Write off Older Income Taxes Through “Straight Bankruptcy”

Man Running from ClockTo discharge (write off in bankruptcy) an income tax debt, the tax must meet four main conditions, as follows:

1. Three years passed since the tax return was due?

Every income tax obligation has a fixed date for which its tax return must be filed, of course usually by April 15 of the following year. Three years must have passed from that due date until the filing date of your bankruptcy case to meet this first condition.

However, if you asked for an extension of time to file the return for that year—usually extending the due date from April 15 to October 15—the three-year period begins only at that extended due date.

For example, if the tax return for 2012 income taxes was due on April 15, 2013, then if you got an extension the return was probably due on October 15, 2013. This 3-year condition would be met if you filed bankruptcy after April 15, 2016 without having gotten an extension, or after October 15, 2016 if you did get an extension.

2. Two years passed since the tax return was actually filed?

At least two years must have passed since the return was in fact filed, regardless when that return was due.

To meet this condition you must have actually filed a tax return—it doesn’t count for the IRS in effect to prepare a tax return on your behalf when you don’t file a return.

3. 240 days passed since “assessment” of the tax?

“Assessment” is the IRS’s or other tax authority’s formal determination of your tax liability. This usually happens when it reviews and accepts your tax return, with or without corrections.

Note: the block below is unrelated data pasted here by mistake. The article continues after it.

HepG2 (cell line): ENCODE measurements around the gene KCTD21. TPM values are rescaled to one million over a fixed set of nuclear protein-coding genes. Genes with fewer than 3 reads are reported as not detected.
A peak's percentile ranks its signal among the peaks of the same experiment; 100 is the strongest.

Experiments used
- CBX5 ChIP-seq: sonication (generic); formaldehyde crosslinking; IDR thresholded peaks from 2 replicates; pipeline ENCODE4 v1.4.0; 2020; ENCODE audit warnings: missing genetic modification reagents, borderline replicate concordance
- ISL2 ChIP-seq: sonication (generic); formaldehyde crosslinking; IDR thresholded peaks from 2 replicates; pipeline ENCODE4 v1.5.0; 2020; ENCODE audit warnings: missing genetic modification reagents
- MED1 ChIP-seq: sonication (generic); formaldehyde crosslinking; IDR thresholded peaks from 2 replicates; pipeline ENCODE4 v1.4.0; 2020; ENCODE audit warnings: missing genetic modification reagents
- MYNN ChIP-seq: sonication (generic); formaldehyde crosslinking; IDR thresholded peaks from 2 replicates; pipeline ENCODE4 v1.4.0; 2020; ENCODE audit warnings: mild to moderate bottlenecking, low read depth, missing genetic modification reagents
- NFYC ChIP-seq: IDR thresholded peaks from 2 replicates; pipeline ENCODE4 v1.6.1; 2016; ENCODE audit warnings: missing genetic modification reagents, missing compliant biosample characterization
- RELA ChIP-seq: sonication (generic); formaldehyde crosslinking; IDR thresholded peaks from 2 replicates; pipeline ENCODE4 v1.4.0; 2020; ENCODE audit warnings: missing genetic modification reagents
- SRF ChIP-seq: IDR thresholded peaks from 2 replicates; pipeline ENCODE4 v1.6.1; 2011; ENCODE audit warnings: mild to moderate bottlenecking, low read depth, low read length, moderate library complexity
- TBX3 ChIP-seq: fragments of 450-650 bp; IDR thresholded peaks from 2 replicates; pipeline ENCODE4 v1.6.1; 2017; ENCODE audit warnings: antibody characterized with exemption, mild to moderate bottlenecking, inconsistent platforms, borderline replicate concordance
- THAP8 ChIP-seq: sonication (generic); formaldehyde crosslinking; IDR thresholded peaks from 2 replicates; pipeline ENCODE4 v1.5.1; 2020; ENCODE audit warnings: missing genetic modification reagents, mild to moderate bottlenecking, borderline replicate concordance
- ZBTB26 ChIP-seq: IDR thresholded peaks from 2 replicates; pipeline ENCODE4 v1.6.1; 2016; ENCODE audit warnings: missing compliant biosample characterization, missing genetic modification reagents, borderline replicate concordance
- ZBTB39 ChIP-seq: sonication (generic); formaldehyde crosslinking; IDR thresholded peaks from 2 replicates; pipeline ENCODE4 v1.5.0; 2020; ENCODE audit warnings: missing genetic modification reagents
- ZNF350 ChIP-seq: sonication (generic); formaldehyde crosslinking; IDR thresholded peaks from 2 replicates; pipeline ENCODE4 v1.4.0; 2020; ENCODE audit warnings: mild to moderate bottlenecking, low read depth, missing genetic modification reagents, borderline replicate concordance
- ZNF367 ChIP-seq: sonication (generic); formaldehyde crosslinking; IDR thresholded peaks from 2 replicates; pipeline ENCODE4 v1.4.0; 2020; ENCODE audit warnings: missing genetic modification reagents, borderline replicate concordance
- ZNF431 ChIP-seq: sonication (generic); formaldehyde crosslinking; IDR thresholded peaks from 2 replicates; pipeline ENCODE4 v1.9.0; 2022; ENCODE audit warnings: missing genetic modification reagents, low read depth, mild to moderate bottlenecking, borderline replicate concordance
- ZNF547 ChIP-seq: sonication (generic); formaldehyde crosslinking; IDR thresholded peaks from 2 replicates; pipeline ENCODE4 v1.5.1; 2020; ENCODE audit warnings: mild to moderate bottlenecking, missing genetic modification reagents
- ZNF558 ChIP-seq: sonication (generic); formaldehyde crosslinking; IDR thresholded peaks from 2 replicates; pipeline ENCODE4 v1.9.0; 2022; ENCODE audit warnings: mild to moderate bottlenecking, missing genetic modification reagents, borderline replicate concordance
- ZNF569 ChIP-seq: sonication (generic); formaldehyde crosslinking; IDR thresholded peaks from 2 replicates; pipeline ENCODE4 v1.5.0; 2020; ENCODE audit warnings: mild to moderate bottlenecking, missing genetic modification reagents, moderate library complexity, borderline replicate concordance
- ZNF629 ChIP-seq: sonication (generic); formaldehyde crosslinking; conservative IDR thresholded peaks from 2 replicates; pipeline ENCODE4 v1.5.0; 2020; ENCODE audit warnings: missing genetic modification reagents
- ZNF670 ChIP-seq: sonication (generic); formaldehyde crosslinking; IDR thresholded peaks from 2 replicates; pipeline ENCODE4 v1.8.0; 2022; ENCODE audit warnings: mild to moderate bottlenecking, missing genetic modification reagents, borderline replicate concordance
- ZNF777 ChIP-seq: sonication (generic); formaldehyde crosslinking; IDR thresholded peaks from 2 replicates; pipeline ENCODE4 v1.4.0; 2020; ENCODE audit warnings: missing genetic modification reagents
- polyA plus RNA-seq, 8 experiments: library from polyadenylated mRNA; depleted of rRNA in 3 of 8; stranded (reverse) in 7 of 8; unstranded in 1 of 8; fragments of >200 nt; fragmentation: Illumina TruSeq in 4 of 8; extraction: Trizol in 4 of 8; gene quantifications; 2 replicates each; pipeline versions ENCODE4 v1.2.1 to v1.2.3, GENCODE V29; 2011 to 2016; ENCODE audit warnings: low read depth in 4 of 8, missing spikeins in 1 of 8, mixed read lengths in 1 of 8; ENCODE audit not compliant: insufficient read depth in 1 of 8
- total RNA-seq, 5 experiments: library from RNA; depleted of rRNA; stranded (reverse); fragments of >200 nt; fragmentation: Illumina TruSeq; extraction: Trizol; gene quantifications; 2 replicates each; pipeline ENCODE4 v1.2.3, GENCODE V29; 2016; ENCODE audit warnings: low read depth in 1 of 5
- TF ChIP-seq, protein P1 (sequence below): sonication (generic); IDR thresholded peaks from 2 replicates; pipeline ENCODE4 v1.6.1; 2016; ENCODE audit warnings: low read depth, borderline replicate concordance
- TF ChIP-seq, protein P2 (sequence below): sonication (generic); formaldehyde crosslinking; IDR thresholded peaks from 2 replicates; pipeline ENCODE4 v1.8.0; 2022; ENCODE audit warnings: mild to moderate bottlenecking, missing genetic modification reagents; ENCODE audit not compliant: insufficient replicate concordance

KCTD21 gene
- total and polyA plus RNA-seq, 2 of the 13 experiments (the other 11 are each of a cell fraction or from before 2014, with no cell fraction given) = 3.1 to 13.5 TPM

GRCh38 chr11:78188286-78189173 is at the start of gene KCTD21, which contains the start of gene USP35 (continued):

In most situations an income tax is assessed within a few weeks after you file it. But sometimes it’s delayed because of a disputed tax amount resulting from an audit or a challenge in tax court. Then by the time the accurate tax amount is assessed, the above three-year or two-year time periods may have already passed. That’s when this third condition kicks in: the tax cannot be written off unless the bankruptcy case is filed more than 240 days after this assessment.

4. Fraudulent tax return or attempt to evade the tax?

If you are dishonest on your tax return—not including some of your income or claiming inappropriate deductions, or evaded paying the tax somehow, that tax will not be discharged, in spite of meeting the other three time-based conditions.

Beyond these four conditions, there can be other factors affecting the situation, such as recorded tax liens, a prior bankruptcy, amended returns, late-filed tax returns, and mistakes on returns. If you owe taxes and are considering bankruptcy you absolutely should get legal advice about your tax debts.

So if you are in the Dallas-Fort Worth Metroplex, let me help you through this minefield. I’m Carrie Weir, a highly experienced Texas bankruptcy lawyer. I serve the areas around Rockwall, Heath, Greenville, Lavon, Wylie, Mesquite, Royse City, Sachse, and Rowlett. Please contact me for a free and confidential consultation. Please either just call me at 972-772-3083 or use the contact form here.

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